What follows is my complete list of 2015’s new broadcast anime:

Absolute Duo
Akagami no Shirayuki-hime
Aldnoah Zero 2nd Season
Ameiro Cocoa
Ameiro Cocoa Rainy Color e Youkoso!
Anime de Wakaru Shinryounaika
Anime Yakyubu Aruaru [web anime]
Anitore! EX
Ansatsu Kyoushitsu
Aoharu x Kikanjuu
Aquarion Logos
Arslan Senki
Baby Steps 2nd season
BAR Kiraware Yasai
Battle Spirits: Burning Soul
Bikini Warriors
Binan Koukou Chikyuu Bouei-bu Love!
Boo Boo Boy
Brave Beats
Cardfight!! Vanguard G: Gears Crisis-hen
Chaos Dragon Sekiryuu Senyaku
Comet Lucifer
Concrete Revolutio: Choujin Gensou
Dance with Devils
Danna ga Nani wo Itteiru ka Wakaranai Ken 2 Sure-me
Death Parade
Deban Desu yo! Onigirizu
Denpa Kyoushi
Dia no Ace 2nd series
Doamaiger D
Dog Days
Doushitemo Eto ni Hairitai
Dragon Ball Super
Duel Masters VSR
Dungeon ni Deai wo Motomeru no wa Machigatteiru Darou ka
Durarara!!×2 Shou
Durarara!!×2 Ten
Eikoku Ikke, Nihon o Taberu
Fate/kaleid liner Prisma Illya 2wei! Herz!
Fate/stay night Unlimited Blade Works 2nd season
Funassyi no Funafunafuna Hiyori
Fushigi na Somera-chan
Future Card Buddyfight 100
Fuusen Inu Tinny 2nd Season
Gakkou Gurashi!
Gakusen Toshi Asterisk
Garo: Guren no Tsuki
Gatchaman Crowds Insight
Gate: Jieitai Kanochi nite, Kaku Tatakeri
Go! Princess Precure
Gochuumon wa Usagi Desu ka??
God Eater
Grisaia no Meikyuu
Grisaia no Rakuen
Gunslinger Stratos
Hacka Doll The Animation
Haikyuu!! Second season
Heavy Object
Hello!! Kiniro Mosaic
Hetalia: The World Twinkle
Hibike! Euphonium
Hidan no Aria AA
High School DxD BorN
High School Star Musical
Himitsu Kessha Taka no Tsume DO
Himouto! Umaru-chan
Hokuto no Ken: Ichigo Aji
Houkago no Pleiades
Imabari Barysan
Isobe Isobee Monogatari: Ukiyo wa Tsurai yo
Itoshi no Muko
Jakusansei Million Arthur [web anime]
Jewelpet: Magical Change
Jitsu wa Watashi wa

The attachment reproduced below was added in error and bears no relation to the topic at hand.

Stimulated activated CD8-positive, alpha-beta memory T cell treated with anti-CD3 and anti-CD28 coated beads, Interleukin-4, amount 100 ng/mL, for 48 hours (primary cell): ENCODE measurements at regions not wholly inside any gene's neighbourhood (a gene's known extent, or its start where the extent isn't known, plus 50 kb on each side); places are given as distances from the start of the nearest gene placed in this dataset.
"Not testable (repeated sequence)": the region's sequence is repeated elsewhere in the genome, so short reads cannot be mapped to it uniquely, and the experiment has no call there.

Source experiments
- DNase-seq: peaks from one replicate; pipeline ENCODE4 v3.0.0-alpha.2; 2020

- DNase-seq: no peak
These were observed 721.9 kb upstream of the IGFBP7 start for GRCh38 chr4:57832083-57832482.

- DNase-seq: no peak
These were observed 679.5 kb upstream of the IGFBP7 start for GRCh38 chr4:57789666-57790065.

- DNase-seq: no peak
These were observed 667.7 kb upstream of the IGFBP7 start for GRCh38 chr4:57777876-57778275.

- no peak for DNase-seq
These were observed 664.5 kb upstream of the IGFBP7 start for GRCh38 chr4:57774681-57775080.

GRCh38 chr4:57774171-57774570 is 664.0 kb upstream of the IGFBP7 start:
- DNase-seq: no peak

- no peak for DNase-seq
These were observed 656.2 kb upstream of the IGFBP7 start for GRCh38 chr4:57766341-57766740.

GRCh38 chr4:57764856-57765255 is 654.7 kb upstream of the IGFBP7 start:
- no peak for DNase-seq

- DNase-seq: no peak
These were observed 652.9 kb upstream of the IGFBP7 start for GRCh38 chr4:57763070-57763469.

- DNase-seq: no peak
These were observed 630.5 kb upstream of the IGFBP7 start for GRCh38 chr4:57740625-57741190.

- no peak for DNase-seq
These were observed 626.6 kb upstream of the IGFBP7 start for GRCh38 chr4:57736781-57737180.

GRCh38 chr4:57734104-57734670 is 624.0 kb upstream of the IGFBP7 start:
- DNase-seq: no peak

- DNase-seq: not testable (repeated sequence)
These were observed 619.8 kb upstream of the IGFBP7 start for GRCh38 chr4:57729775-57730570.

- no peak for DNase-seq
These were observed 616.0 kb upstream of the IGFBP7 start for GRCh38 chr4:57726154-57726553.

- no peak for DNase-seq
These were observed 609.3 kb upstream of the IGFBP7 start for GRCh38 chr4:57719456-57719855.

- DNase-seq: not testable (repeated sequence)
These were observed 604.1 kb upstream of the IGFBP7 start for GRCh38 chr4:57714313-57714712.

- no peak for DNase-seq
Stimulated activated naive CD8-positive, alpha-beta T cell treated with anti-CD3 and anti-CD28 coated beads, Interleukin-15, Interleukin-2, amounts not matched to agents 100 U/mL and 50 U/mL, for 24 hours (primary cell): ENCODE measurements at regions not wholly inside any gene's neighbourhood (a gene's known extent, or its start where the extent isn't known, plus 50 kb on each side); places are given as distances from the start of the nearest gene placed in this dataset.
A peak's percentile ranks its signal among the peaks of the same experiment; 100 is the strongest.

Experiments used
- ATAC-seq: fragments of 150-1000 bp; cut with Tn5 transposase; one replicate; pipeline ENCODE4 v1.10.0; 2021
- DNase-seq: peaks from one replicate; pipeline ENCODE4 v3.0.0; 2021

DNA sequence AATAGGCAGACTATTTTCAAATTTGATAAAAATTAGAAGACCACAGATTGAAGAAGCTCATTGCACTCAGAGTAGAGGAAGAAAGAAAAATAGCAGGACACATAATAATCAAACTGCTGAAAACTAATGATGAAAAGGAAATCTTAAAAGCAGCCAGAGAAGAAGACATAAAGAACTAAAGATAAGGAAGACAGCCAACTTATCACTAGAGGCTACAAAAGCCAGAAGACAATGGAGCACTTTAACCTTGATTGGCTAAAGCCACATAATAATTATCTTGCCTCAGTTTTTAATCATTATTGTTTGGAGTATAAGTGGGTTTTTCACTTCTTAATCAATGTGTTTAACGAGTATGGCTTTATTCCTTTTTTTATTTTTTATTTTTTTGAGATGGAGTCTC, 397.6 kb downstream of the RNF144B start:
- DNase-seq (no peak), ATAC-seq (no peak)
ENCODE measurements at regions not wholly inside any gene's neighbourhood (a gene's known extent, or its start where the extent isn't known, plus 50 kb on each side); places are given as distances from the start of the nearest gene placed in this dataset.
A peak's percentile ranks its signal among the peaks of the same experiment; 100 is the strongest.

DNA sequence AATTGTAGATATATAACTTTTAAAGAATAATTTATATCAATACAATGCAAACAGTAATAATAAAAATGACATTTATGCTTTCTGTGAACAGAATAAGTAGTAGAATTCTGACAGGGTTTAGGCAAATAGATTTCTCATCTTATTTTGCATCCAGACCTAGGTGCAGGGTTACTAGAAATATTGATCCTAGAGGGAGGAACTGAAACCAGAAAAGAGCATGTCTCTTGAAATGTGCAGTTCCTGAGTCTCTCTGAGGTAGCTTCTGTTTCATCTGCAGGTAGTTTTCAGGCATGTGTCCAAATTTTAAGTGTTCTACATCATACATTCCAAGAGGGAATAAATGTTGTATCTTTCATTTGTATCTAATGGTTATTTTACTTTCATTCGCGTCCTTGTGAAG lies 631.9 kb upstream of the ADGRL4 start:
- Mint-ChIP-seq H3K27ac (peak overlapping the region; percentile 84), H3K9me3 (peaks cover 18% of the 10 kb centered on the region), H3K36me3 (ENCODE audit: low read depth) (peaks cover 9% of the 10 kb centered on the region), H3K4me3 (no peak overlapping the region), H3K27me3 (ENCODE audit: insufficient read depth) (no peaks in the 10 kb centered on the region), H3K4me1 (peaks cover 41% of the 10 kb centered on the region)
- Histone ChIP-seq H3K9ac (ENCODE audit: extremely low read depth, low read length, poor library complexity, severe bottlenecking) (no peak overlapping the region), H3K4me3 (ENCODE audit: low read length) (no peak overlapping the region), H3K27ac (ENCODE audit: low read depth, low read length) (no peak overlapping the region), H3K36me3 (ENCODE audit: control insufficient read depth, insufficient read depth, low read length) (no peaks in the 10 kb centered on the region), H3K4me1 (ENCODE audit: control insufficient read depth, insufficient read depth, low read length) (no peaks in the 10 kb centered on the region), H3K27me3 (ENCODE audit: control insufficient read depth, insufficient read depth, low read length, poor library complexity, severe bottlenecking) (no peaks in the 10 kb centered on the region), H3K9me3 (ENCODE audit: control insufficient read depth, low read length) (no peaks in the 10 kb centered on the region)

JoJo no Kimyou na Bouken: Stardust Crusaders – Egypt Hen
Joukamachi no Dandelion
Junjou Romantica 3
Junketsu no Maria
Juuou Mujin no Fafnir
Kaijuu Sakaba Kanpai!
Kamisama Hajimemashita 2nd season
Kamisama Minarai: Himitsu no Cocotama
Kangoku Gakuen
Kantai Collection -KanColle-
Kekkai Sensen
Ketsuekigata-kun! 2
Ketsuekigata-kun! 3
Kidou Senshi Gundam: Tekketsu no Orphans
Kindaichi Shounen no Jikenbo R 2nd season
Kinya, Abe Reiji: Heikin-teki na Salaryman no Ijou na Nichijou
Kodome Keiji Memetan
Komori-san wa Kotowarenai!
Koufuku Graffiti
Koukaku Kidoutai Arise: Alternative Architecture
Kurayami Santa
Kuroko no Basket 3rd Season
Kuusen Madoushi Kouhosei no Kyoukan
Kyoukai no Rinne
Lance N’ Masques
Lupin III: L’avventura Italiana
Mahou Shoujo Lyrical Nanoha ViVid
Makura no Danshi
Mikagura Gakuen Kumikyoku
Million Doll
Mini Hama
Minna Atsumare! Falcom Gakuen SC
Miss Monochrome: The Animation 2
Miss Monochrome: The Animation 3
Momokuri [web anime]
Monster Musume no Iru Nichijou
Monster Strike
Nagato Yuki-chan no Shoushitsu
Neko no Dayan: Nihon e Iku
Ninja Slayer From Animation
Nintama Rantaro 23rd season
Non Non Biyori Repeat
Noragami Aragoto
Nyuru Nyuru!! Kakusen-kun 2
Ojarumaru 18th season
Okusama ga Seitokaicho!
Omakase! Miracle Cat Dan
One Punch Man
Onsen Yousei Hakone-chan
Ore ga Ojousama Gakkou ni “Shomin Sample” Toshite Gets-Sareta Ken
Ore Monogatari!!
Osiris no Tenbin
Owari no Seraph 1st season
Owari no Seraph: Nagoya Kessen-hen
Pankis! 2 Jigen
Peeping Life TV: Season 1??
Plastic Memories
Pocket Monster XY&Z
Punch Line
Q Transformers: Kaette Kita Convoy no Nazo
Q Transformers: Kaette Kita Convoy no Nazo 2nd season
Rakudai Kishi no Cavalry
Ranpo Kitan: Game of Laplace
Robot Girls Z Plus
Rokka no Yuusha
Saenai Heroine no Sodatekata
Saint Seiya: Ougon Tamashii -soul of gold-
Sakurako-san no Ashimoto ni wa Shitai ga Umatteiru
Seiken Tsukai no World Break
Seiken Tsukai no World Break Retake Ban
Sengoku Musou
Senki Zesshou Symphogear GX
Shimoneta to Iu Gainen ga Sonzai Shinai Taikutsu na Sekai
Shin Atashin’chi
Shingeki! Kyojin Chuugakkou
Shinmai Maou no Keiyakusha Burst
Shinmai Maou no Testament
Shokugeki no Souma
Shounen Hollywood: Holly Stage for 50
Show By Rock!!
Sidonia no Kishi: Daikyuu Wakusei Seneki
Sore ga Seiyuu!
Soukyuu no Fafner: Dead Aggressor – Exodus
Subete ga F ni Naru: The Perfect Insider
Super Short Comics
Suzakinishi The Animation
Taimadou Gakuen 35 Shiken Shoutai
Takamiya Nasuno Desu!
Tamagotchi! Tamatomo Daishuu GO
Tantei Kageki Milky Holmes TD
Tantei Team KZ Jiken Note
Teekyuu 4
Teekyuu 5
Teekyuu 6
Tesagure! Bukatsumono Spin-off Puru-Purun Charm to Asobou
The IDOLM@STER: Cinderella Girls
The Rolling Girls
To Love-Ru: Trouble – Darkness 2nd
Tokyo Ghoul Root A
Triage X
Urawa no Usagi-chan
Ushio to Tora
Uta noPrince-sama: Maji Love Revolutions
Utawarerumono: Itsuwari no Kamen
Vampire Holmes
Wasimo 2
Wooser no Sono Higurashi Mugen Hen
Yahari Ore no Seishun Love Comedy wa Machigatteiru. Zoku
Yamada-kun to Nananin no Majo
Yoru no Yatterman
Young Black Jack
Yu-Gi-Oh: Duel Monsters 20th Remaster
Yuri Kuma Arashi
Yuru Yuri Nachuyachumi!+
Yuru Yuri San Hai!